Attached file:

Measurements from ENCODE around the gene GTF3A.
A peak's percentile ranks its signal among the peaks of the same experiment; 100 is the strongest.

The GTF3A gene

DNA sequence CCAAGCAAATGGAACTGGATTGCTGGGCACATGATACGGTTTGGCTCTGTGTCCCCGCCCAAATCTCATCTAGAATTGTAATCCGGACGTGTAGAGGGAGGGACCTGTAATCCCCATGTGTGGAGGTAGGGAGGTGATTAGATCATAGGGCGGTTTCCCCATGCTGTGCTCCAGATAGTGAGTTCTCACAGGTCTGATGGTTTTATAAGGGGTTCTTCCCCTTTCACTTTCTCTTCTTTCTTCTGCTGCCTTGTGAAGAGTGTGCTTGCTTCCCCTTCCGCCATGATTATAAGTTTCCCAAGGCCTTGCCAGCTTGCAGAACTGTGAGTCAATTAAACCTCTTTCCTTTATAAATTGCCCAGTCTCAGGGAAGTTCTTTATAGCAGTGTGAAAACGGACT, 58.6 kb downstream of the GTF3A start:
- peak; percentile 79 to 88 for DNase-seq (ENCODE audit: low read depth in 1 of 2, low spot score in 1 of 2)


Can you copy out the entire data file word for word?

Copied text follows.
Measurements from ENCODE around the gene GTF3A.
A peak's percentile ranks its signal among the peaks of the same experiment; 100 is the strongest.

The GTF3A gene

DNA sequence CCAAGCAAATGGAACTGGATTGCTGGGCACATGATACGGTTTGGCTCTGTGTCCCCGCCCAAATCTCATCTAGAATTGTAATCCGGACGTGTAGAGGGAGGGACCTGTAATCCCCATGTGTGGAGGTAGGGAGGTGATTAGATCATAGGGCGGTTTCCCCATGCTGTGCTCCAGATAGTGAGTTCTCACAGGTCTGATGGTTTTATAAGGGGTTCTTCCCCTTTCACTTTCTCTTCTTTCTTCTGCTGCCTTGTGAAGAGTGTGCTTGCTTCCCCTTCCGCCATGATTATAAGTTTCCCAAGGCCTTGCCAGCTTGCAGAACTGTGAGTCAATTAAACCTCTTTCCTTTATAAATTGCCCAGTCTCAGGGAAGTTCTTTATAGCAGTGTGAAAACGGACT, 58.6 kb downstream of the GTF3A start:
- peak; percentile 79 to 88 for DNase-seq (ENCODE audit: low read depth in 1 of 2, low spot score in 1 of 2)